Sisters’ Vocations Stories Were Not Always Their Expected Choices


When Sister Ann Kateri Hamm, C.F.R., was 14 years old, she began to sense a call to religious life. The oldest of 12 children growing up in the suburbs outside Washington, D.C., she kept her calling largely to herself through high school and brought it silently with her to Harvard University. In her senior year as a pre-med student, the call finally emerged with a completely unexpected voice—her college roommate.

“I would look at my four years (at Harvard) as God using it and forming me in a way, preparing me for that moment of finally calling my parents,” she recalled Oct. 19 at a panel discussion at the Sheen Center that followed the screening of “For Love Alone,” a new film by Joseph Campo of Grassroots Films examining the lives and vocations of women called to religious orders.

“It came through a really Holy Spirit moment in that God used my college roommate to bring it up in a conversation,” she said. “I was actually crying about a boy who’d broken up with me. She turned to me and said, ‘I’m sorry about that guy but don’t you think God has been calling you to religious life?’ My jaw dropped. I said how did you know that? Why are you asking? And she said, ‘I don’t know, I felt a need to ask that question.’ As soon as she did, this secret, this joy, it wasn’t a bad secret but it was a secret I had been holding to myself, came to light.”

When she finally called home with the news, her father, a doctor, admits he was surprised, but not totally. “There were a few minor hints along the way that my daughter would possibly choose the religious life,” he explained. “But very few. So, this was really to a large degree a call out of the blue. She was a pre-med student. You would think, ‘Oh my gosh, I’m going to be heartbroken she’s not going to pursue my profession.’ I really didn’t feel that at all. It was easy for me to accept because I knew that was most likely going to be right for her. That she had answered her call.”

Sister Ann’s story was one of several such stories related by the panel of religious sisters who each offered their own highly personal stories of their discernment journeys. Father Christopher Argano, director of vocations for the archdiocese, also took part in the discussion.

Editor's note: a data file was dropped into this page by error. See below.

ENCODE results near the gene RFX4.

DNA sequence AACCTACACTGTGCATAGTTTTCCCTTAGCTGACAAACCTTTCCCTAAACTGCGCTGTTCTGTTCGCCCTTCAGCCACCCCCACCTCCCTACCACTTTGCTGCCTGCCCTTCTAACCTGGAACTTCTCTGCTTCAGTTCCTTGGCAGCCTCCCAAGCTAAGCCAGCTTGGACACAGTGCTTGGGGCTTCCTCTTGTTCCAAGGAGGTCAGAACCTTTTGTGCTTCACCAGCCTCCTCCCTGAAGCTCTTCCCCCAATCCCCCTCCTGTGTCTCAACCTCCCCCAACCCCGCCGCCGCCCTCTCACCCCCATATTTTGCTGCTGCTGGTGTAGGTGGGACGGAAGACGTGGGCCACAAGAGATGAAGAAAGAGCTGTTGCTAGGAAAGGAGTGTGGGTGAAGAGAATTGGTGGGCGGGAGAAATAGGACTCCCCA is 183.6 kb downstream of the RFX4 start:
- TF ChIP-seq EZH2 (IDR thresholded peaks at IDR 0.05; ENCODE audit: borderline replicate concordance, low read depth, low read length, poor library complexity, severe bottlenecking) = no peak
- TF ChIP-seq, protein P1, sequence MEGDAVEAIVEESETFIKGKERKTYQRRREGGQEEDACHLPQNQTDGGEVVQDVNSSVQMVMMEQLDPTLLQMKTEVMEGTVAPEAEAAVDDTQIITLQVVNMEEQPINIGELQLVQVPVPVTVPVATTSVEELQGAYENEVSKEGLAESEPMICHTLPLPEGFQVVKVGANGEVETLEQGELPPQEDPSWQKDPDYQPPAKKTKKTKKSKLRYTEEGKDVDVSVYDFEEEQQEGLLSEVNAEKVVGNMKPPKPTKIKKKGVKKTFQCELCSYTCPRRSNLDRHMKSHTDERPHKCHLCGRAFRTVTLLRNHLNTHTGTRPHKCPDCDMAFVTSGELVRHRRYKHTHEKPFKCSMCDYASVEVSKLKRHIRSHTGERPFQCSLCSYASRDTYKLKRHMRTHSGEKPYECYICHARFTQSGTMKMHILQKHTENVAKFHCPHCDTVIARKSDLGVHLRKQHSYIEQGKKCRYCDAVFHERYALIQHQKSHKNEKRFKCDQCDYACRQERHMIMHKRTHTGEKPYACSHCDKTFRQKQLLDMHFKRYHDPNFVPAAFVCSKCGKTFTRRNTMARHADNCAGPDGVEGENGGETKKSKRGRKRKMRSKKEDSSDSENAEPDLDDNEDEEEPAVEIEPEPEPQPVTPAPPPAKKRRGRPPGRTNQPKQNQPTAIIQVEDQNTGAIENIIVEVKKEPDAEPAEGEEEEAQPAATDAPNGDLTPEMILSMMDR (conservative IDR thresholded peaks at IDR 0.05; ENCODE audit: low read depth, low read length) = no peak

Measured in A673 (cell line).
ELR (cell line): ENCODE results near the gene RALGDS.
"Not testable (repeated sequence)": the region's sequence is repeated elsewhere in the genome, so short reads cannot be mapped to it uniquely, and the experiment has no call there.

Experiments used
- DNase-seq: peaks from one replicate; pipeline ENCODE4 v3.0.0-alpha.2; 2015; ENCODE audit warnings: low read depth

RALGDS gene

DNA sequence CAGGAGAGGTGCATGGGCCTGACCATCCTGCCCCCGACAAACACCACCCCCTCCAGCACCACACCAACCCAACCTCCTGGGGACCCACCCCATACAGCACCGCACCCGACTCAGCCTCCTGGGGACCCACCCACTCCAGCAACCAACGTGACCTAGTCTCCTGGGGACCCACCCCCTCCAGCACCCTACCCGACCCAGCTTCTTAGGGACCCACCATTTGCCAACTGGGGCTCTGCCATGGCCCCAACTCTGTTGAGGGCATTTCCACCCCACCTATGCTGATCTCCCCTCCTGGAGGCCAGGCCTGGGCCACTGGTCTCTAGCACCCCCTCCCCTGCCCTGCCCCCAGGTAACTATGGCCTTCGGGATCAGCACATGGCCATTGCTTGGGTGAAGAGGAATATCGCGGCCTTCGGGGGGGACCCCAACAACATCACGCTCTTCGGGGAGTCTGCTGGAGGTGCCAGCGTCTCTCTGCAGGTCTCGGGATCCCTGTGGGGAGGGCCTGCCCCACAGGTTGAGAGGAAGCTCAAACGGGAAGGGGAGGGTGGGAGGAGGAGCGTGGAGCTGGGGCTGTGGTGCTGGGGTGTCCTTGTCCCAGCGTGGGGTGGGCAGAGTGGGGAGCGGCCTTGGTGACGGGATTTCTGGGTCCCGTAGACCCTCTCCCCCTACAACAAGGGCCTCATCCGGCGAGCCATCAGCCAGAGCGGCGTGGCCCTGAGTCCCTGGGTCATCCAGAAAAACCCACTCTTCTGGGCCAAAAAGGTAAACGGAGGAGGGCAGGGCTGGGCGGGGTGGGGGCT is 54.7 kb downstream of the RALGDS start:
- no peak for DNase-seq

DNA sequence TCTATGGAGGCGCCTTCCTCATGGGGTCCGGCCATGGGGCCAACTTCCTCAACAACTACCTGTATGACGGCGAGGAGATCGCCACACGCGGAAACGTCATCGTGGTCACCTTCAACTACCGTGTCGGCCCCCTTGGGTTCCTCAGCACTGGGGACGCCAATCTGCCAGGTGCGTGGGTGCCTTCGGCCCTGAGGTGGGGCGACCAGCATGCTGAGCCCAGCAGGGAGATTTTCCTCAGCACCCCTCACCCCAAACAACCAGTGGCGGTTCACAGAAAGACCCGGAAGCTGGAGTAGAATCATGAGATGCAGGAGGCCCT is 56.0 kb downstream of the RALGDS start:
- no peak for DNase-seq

Sister Stella Mary, O.P., born to Josefina Nazario and Jorge Morales in Puerto Rico, admitted that she initially found her call to work with seriously and terminally ill people when she entered the Dominican Sisters of Hawthorne a little off-putting. In fact, she arrived at her vocation rather unexpectedly. She had only been thinking of making a career change when she received the unexpected call to something much bigger. “It totally blew my mind,” she said. But what was even more unsettling, she was being led in a direction she had always shied away from.

“I have to admit that for me, I was not expecting, first to be called to this particular community,” she admitted. “Because I had always kept my distance from the sick and the dying. My mom would say, ‘Let’s go and visit so and so in the hospital,’ and I would say, ‘Very good, I’ll wait for you in the car.”’ When she entered the sisterhood, she made her aversion to such work plain. Then she was given a book to read about the foundress of the Dominican Sisters of Hawthorne, Rose Hawthorne. “I couldn’t put it down. I was amazed and surprised about the life of the foundress,” she said. “So, I had to pray and after a lot of crying, I said yes.

“I recalled on my first (patient) visit that He gave me a grace. I got through the whole care of a person, which I’d never done before and I knew that He had given me a gift, that I could do it. But I had to trust Him. And here I am 12 years by the Grace of God alone. And I am happy doing what He has asked me to do.”

The 17-minute film focuses on work with the terminally ill as representative of the entire spectrum of tasks that religious women do across their varied vocations, from teaching, to working with the poor, to pro-life ministries and working with young mothers in trouble. The film does not identify the orders featured or even reveal the identities of the sisters who are interviewed. There is a reason.

“In 17 minutes, how do you show the totality of a sister’s life?” explained Mother Clare Matthiass, C.F.R. “We focused on (end of life issues), because we thought if you focus on that, you can see and experience something of the religious sister caring for the person at the end of life. You can also surmise that the religious sisters are there throughout life. We showed 14 religious habits. So visually you are seeing that religious life is alive and well. So even though you’ll see 14 religious communities, if you’re counting, you’ll not learn the name of any community, you’ll not learn the name of any sister interviewed because it’s about the universal experience of God calling His children to himself in vocations. We hope we got that across.”

For Sophia Harris, a 17-year-old senior at St. Vincent Ferrer High school in Manhattan and a parishioner at St Augustine parish in Ossining, the message was about a life of abundance lived to the fullest.

“One of the things I’ve always thought about is how much you’re giving up when you are chosen to come into religious life,” she said. “But one of the sisters talked about how everything that she gave up, she got back and even more. So even if you feel like you’re giving up a lot, so much is given back to you from accepting that call.”


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